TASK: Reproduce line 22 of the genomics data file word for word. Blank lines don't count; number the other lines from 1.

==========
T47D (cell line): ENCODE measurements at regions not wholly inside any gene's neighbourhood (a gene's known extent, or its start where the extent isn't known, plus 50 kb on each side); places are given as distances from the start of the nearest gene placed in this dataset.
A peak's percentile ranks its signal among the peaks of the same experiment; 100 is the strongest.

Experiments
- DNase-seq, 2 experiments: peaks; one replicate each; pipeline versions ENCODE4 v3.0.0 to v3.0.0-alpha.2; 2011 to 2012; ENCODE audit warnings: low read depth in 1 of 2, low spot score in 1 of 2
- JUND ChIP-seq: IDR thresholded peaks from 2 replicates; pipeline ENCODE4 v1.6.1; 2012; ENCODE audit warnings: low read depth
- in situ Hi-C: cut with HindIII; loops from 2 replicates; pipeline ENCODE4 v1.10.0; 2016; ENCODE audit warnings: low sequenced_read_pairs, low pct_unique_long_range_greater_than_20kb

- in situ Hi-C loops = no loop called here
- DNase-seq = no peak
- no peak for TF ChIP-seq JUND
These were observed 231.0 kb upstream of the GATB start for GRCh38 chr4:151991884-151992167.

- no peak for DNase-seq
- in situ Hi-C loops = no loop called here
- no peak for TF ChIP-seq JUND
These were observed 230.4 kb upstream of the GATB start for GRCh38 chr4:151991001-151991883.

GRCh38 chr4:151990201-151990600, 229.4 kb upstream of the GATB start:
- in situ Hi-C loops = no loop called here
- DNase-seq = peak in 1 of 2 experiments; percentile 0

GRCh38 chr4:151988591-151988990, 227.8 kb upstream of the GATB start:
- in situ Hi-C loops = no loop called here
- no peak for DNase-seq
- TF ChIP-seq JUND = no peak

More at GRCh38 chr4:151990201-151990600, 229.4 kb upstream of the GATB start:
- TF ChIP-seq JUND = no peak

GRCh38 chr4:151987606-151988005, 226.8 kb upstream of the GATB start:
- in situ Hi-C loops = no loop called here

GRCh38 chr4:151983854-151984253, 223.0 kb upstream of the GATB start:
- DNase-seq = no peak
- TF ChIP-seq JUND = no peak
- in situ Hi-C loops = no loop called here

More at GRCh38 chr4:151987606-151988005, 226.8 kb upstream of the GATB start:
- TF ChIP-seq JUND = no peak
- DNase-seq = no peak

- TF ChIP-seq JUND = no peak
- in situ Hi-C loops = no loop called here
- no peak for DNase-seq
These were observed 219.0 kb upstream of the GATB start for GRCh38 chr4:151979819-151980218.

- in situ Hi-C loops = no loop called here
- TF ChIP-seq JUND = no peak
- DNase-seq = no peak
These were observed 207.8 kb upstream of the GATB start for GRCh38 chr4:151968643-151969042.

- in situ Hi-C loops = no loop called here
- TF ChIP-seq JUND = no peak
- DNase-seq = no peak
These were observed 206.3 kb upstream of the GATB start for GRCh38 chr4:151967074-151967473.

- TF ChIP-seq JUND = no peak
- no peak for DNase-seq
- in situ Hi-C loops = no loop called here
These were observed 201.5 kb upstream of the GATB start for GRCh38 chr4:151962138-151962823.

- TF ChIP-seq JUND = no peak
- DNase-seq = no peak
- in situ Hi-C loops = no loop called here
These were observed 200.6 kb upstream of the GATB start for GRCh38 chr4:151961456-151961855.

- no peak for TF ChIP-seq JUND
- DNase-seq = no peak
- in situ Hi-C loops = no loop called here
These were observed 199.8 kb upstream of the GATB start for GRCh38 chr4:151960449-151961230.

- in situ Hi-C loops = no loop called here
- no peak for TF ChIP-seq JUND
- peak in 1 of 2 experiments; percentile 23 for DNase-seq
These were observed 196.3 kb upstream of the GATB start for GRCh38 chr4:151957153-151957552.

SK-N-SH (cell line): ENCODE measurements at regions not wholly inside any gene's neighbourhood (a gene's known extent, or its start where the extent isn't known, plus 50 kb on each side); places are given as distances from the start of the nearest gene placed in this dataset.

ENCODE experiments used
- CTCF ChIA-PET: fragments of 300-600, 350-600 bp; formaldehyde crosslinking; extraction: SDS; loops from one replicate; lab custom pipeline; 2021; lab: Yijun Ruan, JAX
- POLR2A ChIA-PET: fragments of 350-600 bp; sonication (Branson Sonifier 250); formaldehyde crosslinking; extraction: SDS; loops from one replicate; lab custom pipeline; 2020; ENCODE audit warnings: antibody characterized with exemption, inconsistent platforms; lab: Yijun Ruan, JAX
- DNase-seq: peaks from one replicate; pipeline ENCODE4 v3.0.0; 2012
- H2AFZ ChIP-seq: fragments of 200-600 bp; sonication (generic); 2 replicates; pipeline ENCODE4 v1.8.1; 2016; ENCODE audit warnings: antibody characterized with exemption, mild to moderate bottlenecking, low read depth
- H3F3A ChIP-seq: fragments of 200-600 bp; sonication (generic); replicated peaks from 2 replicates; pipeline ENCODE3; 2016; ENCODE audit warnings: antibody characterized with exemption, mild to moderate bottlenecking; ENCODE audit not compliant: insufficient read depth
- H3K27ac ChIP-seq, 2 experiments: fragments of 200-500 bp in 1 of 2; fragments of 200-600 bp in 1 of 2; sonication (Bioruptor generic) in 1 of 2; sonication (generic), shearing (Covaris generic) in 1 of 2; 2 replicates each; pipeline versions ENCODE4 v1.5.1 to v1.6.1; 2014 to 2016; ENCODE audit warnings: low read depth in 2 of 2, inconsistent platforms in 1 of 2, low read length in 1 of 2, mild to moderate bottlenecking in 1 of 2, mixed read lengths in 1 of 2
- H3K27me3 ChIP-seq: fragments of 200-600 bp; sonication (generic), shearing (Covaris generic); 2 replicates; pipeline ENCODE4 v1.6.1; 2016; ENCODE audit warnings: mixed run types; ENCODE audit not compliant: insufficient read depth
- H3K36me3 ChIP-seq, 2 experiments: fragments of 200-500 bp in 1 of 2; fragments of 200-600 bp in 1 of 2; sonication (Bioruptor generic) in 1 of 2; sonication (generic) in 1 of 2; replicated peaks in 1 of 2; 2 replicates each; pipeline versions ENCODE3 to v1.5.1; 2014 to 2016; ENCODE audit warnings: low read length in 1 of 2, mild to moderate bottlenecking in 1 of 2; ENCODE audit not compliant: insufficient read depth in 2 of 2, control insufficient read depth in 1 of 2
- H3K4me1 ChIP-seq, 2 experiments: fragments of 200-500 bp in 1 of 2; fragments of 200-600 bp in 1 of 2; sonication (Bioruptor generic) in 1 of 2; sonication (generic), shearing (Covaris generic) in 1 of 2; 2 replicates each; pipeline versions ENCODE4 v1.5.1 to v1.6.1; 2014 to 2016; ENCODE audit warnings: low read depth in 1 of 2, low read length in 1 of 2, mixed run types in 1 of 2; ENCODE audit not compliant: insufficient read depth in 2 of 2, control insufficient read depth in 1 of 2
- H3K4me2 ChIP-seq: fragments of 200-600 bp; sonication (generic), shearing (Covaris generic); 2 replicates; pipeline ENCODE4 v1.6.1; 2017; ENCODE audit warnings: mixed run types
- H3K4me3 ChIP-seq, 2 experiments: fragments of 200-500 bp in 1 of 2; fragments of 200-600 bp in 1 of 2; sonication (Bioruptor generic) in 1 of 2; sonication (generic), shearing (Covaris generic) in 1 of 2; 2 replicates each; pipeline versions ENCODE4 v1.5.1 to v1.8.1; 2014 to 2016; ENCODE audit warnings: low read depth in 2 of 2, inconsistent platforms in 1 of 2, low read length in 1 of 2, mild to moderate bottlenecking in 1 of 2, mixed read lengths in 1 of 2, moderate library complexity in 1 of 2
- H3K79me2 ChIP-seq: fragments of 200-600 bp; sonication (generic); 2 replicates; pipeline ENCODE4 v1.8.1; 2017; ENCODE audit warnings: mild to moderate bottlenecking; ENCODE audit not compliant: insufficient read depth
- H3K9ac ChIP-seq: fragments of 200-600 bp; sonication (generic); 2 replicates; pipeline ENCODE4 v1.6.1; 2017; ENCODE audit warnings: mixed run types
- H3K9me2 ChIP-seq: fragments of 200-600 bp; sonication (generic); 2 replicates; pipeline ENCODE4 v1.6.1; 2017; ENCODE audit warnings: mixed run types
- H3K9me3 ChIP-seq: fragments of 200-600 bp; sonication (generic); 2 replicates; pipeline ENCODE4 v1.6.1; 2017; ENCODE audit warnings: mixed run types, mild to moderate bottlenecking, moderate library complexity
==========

More at GRCh38 chr4:151990201-151990600, 229.4 kb upstream of the GATB start: